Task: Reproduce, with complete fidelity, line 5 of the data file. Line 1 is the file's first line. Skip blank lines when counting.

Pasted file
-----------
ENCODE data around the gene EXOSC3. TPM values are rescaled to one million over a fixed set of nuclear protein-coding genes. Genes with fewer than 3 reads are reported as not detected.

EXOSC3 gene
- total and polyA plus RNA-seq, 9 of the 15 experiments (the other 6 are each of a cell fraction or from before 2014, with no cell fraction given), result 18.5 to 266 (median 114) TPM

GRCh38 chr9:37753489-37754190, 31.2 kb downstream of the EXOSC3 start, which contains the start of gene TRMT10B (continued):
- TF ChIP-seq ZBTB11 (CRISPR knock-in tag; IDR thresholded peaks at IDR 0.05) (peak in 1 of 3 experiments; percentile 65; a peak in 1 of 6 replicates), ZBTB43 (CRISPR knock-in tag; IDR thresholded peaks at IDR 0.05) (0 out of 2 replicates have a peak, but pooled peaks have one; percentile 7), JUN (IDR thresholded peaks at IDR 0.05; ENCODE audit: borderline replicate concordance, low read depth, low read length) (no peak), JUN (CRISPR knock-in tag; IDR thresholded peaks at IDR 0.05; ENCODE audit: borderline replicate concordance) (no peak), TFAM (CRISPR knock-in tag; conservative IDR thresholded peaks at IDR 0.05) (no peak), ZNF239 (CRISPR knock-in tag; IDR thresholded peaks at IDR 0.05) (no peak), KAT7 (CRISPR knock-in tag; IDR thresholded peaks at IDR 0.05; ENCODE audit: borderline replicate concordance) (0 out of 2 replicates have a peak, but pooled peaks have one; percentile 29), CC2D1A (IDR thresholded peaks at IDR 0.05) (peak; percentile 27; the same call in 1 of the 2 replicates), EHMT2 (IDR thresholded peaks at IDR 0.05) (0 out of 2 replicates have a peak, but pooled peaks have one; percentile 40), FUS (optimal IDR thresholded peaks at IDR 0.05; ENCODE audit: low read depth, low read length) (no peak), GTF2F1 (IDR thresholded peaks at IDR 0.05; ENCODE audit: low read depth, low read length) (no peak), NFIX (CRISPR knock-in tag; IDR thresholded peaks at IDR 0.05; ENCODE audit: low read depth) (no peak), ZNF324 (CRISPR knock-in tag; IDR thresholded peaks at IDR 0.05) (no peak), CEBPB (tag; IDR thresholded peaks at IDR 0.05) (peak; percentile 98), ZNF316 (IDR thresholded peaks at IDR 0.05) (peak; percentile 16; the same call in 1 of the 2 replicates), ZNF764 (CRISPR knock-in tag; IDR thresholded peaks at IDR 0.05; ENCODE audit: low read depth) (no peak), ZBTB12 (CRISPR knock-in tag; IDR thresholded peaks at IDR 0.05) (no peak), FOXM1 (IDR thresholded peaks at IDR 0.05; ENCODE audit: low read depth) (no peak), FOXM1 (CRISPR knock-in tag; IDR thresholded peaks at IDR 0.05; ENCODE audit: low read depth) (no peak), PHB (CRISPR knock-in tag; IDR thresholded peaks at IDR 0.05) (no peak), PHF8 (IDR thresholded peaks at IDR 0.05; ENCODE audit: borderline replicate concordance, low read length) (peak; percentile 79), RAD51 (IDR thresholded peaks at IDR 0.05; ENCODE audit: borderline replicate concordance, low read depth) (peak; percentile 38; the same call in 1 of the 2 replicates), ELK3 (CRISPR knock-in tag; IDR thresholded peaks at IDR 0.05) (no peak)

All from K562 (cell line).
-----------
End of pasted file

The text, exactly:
- TF ChIP-seq ZBTB11 (CRISPR knock-in tag; IDR thresholded peaks at IDR 0.05) (peak in 1 of 3 experiments; percentile 65; a peak in 1 of 6 replicates), ZBTB43 (CRISPR knock-in tag; IDR thresholded peaks at IDR 0.05) (0 out of 2 replicates have a peak, but pooled peaks have one; percentile 7), JUN (IDR thresholded peaks at IDR 0.05; ENCODE audit: borderline replicate concordance, low read depth, low read length) (no peak), JUN (CRISPR knock-in tag; IDR thresholded peaks at IDR 0.05; ENCODE audit: borderline replicate concordance) (no peak), TFAM (CRISPR knock-in tag; conservative IDR thresholded peaks at IDR 0.05) (no peak), ZNF239 (CRISPR knock-in tag; IDR thresholded peaks at IDR 0.05) (no peak), KAT7 (CRISPR knock-in tag; IDR thresholded peaks at IDR 0.05; ENCODE audit: borderline replicate concordance) (0 out of 2 replicates have a peak, but pooled peaks have one; percentile 29), CC2D1A (IDR thresholded peaks at IDR 0.05) (peak; percentile 27; the same call in 1 of the 2 replicates), EHMT2 (IDR thresholded peaks at IDR 0.05) (0 out of 2 replicates have a peak, but pooled peaks have one; percentile 40), FUS (optimal IDR thresholded peaks at IDR 0.05; ENCODE audit: low read depth, low read length) (no peak), GTF2F1 (IDR thresholded peaks at IDR 0.05; ENCODE audit: low read depth, low read length) (no peak), NFIX (CRISPR knock-in tag; IDR thresholded peaks at IDR 0.05; ENCODE audit: low read depth) (no peak), ZNF324 (CRISPR knock-in tag; IDR thresholded peaks at IDR 0.05) (no peak), CEBPB (tag; IDR thresholded peaks at IDR 0.05) (peak; percentile 98), ZNF316 (IDR thresholded peaks at IDR 0.05) (peak; percentile 16; the same call in 1 of the 2 replicates), ZNF764 (CRISPR knock-in tag; IDR thresholded peaks at IDR 0.05; ENCODE audit: low read depth) (no peak), ZBTB12 (CRISPR knock-in tag; IDR thresholded peaks at IDR 0.05) (no peak), FOXM1 (IDR thresholded peaks at IDR 0.05; ENCODE audit: low read depth) (no peak), FOXM1 (CRISPR knock-in tag; IDR thresholded peaks at IDR 0.05; ENCODE audit: low read depth) (no peak), PHB (CRISPR knock-in tag; IDR thresholded peaks at IDR 0.05) (no peak), PHF8 (IDR thresholded peaks at IDR 0.05; ENCODE audit: borderline replicate concordance, low read length) (peak; percentile 79), RAD51 (IDR thresholded peaks at IDR 0.05; ENCODE audit: borderline replicate concordance, low read depth) (peak; percentile 38; the same call in 1 of the 2 replicates), ELK3 (CRISPR knock-in tag; IDR thresholded peaks at IDR 0.05) (no peak)